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Biodiversity Insights > Rediscovery of the Ivory-Billed Woodpecker
When “Extinct” is Not the Final Word
Ivory-billed Woodpecker, 19th-century illustration by Alexander Wilson.
April 28, 2005 — The ivory-billed woodpecker (Campephilus principalis), long thought to be extinct, has been rediscovered in Arkansas, according to a paper published today in the journal Science. Although never abundant, less than a century ago the ivory-billed was widely distributed across the southeastern United States, and was also found in Cuba. The loss to logging of its favored habitat of swampy bottomland forest caused its decline and apparent disappearance in the U.S. The bird survived in the rugged mountains of eastern Cuba through at least the late 1980s, but no confirmed sightings had been made since.
Discoveries and Rediscoveries
What does the exciting news of the rediscovery of the ivory-billed tell us about the concept of extinction and how scientists make such determinations? NatureServe and our network of natural heritage programs in every state continually assess the condition and conservation status of U.S. plants, animals, and ecological communities. More than half a million precise localities for at-risk species are documented in our comprehensive databases.
While the ivory-billed woodpecker represents the most sensational example of a rediscovery, throughout the NatureServe network discoveries and rediscoveries happen regularly. Over the years natural heritage program surveys have found at least 43 species of plants and animals new to science, while another 24 missing species—those, like the ivory-billed, thought to be possibly extinct—have been rediscovered. (On May 26, the rediscovery of another missing species was announced. The Mount Diablo buckwheat (Eriogonum truncatum), last seen in 1936, was found on state park land in Contra Costa County, California). The news of the ivory-billed woodpecker highlights the importance of biological inventories and research as the foundation for knowledge about conservation issues. The Arkansas Natural Heritage Program is a partner in the research effort and has been working closely with The Nature Conservancy to prioritize lands for acquisition of potential ivory-billed woodpecker habitat.
Documenting extinctions presents a difficult challenge. Whereas the existence of a species can be documented directly and unambiguously—sightings, specimens, or telltale signs—the absence of a species often must be inferred from circumstantial evidence. In documenting extinctions, we are dealing with negative information—looking for what isn’t rather than what is.
[NatureServe] conservation status ranks provide a consistent way of evaluating the condition of species, and special care is given to distinguishing those plants and animals that are, or may be, extinct. Because of the inherent difficulties of documenting extinctions, we are very conservative in our approach. A species is not classified as “presumed extinct” (conservation status rank of GX) unless exhaustive searches of all suitable habitat have been carried out and there is no more cause for hope. The more cautious category of “possibly extinct,” or “historical” (GH), is used for species that have not been sighted in many years or whose only recorded occurrences are known to be destroyed—species that warrant further searches before being given up for gone.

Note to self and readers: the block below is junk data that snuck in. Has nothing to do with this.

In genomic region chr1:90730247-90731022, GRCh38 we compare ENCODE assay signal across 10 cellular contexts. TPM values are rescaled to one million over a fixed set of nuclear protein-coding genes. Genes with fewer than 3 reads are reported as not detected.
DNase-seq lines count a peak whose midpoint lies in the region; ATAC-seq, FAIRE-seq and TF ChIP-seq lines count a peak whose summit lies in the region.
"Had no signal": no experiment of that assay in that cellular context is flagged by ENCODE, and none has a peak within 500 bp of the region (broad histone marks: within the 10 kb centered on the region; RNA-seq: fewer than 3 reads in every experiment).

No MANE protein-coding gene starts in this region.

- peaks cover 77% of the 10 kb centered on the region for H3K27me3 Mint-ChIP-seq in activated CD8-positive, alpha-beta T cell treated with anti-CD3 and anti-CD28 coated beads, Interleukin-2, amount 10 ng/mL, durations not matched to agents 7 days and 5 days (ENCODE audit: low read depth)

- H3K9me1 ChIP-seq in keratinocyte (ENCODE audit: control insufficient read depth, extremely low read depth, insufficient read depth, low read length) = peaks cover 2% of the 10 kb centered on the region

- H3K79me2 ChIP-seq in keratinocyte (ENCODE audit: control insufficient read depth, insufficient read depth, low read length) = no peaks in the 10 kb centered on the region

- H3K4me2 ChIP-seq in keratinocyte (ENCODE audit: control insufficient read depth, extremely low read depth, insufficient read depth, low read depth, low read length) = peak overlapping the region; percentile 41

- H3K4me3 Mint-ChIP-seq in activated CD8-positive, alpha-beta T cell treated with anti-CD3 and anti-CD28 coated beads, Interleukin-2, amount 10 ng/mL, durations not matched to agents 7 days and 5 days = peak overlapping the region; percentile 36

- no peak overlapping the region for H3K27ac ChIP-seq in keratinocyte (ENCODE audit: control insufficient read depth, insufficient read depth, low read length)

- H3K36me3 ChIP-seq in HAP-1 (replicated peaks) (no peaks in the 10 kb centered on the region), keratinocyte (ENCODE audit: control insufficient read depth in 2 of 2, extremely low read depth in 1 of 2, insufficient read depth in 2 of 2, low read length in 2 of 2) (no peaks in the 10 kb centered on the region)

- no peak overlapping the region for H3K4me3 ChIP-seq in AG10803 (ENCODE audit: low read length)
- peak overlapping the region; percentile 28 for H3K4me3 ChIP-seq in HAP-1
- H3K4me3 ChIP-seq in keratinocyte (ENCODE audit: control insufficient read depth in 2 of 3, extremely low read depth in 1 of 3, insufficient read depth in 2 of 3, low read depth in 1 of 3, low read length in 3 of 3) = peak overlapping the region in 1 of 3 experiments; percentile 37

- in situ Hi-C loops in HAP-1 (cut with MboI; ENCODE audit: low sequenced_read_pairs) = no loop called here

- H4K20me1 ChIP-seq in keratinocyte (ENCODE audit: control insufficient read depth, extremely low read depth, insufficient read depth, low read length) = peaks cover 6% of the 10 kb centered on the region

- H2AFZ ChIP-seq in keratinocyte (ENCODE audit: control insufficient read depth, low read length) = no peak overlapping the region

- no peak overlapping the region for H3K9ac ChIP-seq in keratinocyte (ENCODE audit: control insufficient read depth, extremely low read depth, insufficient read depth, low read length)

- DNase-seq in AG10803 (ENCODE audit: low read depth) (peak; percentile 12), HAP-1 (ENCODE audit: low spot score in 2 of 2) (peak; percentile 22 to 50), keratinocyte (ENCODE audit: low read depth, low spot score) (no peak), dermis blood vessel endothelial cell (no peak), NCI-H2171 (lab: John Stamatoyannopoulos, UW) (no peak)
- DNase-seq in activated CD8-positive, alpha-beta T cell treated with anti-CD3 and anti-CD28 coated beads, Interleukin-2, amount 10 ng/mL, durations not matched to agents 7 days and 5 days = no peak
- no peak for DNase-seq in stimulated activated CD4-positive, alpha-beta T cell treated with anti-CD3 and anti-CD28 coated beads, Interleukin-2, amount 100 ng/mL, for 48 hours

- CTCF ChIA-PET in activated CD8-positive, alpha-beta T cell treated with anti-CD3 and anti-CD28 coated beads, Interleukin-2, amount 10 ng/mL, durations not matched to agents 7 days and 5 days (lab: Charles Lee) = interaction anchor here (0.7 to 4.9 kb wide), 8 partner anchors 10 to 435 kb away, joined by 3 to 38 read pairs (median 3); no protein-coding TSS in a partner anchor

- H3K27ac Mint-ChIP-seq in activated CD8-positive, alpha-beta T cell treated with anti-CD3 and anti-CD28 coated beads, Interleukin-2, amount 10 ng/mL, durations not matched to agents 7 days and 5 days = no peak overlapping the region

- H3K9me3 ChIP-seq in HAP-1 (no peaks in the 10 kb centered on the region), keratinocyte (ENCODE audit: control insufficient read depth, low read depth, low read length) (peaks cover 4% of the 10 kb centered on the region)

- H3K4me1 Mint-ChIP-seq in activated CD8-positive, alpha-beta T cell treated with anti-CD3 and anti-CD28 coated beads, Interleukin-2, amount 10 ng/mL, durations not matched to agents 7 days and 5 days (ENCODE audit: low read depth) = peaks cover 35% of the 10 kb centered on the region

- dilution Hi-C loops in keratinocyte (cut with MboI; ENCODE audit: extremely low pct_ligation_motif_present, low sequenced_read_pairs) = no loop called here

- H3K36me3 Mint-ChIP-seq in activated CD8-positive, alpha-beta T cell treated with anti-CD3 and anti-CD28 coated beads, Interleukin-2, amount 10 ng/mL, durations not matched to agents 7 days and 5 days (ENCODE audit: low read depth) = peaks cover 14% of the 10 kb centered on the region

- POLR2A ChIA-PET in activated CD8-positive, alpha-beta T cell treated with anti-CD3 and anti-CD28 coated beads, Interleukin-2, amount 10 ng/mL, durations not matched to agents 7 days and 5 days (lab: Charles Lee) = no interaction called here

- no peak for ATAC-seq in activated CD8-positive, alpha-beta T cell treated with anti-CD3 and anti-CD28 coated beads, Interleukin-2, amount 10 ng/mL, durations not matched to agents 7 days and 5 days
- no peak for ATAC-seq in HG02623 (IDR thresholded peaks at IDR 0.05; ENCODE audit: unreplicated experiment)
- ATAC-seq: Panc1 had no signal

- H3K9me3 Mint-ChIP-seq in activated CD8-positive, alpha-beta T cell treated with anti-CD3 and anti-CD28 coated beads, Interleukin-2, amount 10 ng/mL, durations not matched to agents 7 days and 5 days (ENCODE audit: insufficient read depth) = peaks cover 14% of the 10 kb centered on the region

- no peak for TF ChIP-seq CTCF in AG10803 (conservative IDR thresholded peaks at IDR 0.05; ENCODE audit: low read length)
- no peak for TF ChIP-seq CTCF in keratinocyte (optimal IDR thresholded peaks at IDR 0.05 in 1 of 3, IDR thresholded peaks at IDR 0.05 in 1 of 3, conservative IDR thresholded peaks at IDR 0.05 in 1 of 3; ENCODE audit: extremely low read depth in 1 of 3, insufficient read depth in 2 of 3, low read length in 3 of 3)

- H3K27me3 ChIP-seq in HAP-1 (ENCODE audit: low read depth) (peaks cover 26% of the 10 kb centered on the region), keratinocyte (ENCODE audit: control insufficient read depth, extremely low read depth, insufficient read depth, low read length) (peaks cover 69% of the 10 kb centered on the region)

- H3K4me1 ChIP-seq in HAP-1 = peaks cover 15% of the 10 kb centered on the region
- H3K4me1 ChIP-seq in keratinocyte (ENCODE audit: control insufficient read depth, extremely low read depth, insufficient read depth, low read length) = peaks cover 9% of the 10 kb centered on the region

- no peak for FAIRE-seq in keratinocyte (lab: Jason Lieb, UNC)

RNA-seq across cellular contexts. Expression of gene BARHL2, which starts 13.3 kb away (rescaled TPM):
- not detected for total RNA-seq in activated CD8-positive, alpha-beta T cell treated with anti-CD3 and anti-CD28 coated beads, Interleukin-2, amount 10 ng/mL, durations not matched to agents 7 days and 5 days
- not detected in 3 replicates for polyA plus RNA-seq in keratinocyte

A total of 539 U.S. species are recorded [by NatureServe] as extinct or missing [note: these data are as of 2000]. Of these, 100 meet the stricter criteria of presumed extinct, with another 439 falling into the possibly extinct category. These extinctions span the gamut of organisms, including vertebrates such as the great auk and West Indian monk seal, plants like the Santa Catalina monkeyflower and falls-of-the-Ohio scurf-pea, and invertebrates such as the Wabash riffleshell and the Colorado burrowing mayfly.
Excerpted from pp. 113-114 of Precious Heritage: The Status of Biodiversity in the United States (Oxford University Press, 2000). Produced by NatureServe and The Nature Conservancy. Edited by Bruce A. Stein, Lynn S. Kutner, and Jonathan S. Adams.
For a full description of how NatureServe assesses conservation status and assigns status ranks to species, see NatureServe Conservation Status.
Bird Extinctions in the United States
In the United States, there have been more extinctions of birds than of any other group of vertebrates. The most current NatureServe data, as reflected in our NatureServe Explorer online database, show 30 birds in all that are either presumed extinct (GX) or missing and possibly extinct (GH). [See list.] The majority of these birds (23) were native only to Hawaii. Of the seven species native to the continental United States, four are presumed extinct: the passenger pigeon, Carolina parakeet, Labrador duck, and great auk. With the rediscovery of the ivory-billed woodpecker, the two remaining missing and possibly extinct birds of the continental United States are Bachman’s warbler and the Eskimo curlew. The NatureServe conservation status for the ivory-billed woodpecker will now be changed from GH to G1 (critically imperiled).
Extinctions by State
Click here for a table showing the number of extinct species in each state. (From the report States of the Union: Ranking America's Biodiversity. NatureServe. April 2002).